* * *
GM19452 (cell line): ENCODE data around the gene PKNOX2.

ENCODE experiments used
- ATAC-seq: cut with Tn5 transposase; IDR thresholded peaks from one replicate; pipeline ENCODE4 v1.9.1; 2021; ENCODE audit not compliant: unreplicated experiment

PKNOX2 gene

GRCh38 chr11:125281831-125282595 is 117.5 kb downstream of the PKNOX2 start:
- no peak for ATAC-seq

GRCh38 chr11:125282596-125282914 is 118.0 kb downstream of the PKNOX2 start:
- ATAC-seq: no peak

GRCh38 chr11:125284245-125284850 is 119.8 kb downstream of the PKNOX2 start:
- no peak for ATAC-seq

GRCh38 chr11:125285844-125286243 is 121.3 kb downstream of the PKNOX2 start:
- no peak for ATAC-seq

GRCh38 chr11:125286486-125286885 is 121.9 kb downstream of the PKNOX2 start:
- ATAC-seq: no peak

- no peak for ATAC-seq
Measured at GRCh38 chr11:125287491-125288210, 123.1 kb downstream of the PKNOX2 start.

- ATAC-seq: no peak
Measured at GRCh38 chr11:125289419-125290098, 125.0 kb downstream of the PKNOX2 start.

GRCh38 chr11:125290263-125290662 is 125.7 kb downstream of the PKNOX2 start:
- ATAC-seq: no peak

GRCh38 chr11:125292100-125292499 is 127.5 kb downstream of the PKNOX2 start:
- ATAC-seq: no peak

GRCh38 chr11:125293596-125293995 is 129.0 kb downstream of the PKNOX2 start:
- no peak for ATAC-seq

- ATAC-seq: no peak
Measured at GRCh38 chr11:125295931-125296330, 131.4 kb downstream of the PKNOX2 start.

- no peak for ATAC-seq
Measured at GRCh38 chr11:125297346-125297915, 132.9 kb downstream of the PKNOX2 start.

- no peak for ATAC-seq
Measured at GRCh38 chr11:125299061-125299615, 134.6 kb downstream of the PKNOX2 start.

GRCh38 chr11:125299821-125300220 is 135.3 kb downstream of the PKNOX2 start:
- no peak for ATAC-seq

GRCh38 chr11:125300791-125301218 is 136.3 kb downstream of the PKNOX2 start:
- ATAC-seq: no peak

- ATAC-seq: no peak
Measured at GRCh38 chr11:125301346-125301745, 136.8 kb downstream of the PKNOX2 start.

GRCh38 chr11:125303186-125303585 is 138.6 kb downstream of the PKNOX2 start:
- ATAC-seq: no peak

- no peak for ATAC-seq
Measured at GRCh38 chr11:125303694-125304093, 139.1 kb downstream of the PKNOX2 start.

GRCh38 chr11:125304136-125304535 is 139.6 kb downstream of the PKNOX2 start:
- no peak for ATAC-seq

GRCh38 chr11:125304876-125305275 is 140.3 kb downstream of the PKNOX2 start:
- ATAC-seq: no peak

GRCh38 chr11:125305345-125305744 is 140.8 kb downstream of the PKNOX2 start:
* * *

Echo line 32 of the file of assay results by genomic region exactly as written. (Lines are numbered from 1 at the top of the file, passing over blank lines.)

- no peak for ATAC-seq